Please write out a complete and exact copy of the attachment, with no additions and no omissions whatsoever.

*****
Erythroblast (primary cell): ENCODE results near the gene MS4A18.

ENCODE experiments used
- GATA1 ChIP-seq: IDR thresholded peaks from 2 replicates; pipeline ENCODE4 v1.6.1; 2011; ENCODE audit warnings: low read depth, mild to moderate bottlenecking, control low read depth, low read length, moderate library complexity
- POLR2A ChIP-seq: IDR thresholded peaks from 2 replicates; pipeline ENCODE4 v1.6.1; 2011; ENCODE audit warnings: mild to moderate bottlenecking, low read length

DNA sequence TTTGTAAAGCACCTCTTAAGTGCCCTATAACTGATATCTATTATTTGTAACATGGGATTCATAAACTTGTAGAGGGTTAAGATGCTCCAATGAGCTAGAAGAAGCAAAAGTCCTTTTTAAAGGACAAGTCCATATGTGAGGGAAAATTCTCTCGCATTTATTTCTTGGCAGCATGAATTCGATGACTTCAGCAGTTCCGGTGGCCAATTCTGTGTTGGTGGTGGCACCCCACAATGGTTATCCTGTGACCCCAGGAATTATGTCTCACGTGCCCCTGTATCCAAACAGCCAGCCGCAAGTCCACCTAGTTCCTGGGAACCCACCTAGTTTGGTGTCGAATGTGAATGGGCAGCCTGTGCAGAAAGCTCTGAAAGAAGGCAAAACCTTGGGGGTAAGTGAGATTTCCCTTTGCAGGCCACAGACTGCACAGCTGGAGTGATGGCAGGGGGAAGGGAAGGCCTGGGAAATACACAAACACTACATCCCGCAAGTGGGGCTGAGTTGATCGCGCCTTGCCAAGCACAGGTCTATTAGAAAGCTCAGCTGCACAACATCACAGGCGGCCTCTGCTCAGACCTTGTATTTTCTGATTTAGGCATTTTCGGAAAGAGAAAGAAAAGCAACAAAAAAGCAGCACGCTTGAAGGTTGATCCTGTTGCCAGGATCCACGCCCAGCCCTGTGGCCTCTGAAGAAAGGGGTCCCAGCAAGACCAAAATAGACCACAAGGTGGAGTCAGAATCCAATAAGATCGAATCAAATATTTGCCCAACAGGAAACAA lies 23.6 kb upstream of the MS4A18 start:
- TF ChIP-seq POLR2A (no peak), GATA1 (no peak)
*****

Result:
Erythroblast (primary cell): ENCODE results near the gene MS4A18.

ENCODE experiments used
- GATA1 ChIP-seq: IDR thresholded peaks from 2 replicates; pipeline ENCODE4 v1.6.1; 2011; ENCODE audit warnings: low read depth, mild to moderate bottlenecking, control low read depth, low read length, moderate library complexity
- POLR2A ChIP-seq: IDR thresholded peaks from 2 replicates; pipeline ENCODE4 v1.6.1; 2011; ENCODE audit warnings: mild to moderate bottlenecking, low read length

DNA sequence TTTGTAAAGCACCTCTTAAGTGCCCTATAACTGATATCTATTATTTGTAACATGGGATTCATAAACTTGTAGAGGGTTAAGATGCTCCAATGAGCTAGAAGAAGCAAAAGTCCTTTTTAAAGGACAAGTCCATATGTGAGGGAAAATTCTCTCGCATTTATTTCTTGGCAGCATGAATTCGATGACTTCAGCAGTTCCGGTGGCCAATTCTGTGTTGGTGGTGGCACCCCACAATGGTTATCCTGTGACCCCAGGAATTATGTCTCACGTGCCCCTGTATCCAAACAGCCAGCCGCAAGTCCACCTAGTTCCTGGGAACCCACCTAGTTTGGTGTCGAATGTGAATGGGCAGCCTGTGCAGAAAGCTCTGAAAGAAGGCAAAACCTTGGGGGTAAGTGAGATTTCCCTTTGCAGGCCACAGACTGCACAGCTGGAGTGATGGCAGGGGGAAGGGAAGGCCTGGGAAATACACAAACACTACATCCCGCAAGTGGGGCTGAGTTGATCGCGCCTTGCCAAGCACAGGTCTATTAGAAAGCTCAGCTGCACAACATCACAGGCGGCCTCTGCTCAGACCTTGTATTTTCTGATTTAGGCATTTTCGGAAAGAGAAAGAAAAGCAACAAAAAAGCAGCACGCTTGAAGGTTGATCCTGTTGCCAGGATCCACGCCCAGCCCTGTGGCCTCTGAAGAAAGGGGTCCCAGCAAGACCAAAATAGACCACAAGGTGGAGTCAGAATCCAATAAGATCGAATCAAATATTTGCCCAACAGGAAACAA lies 23.6 kb upstream of the MS4A18 start:
- TF ChIP-seq POLR2A (no peak), GATA1 (no peak)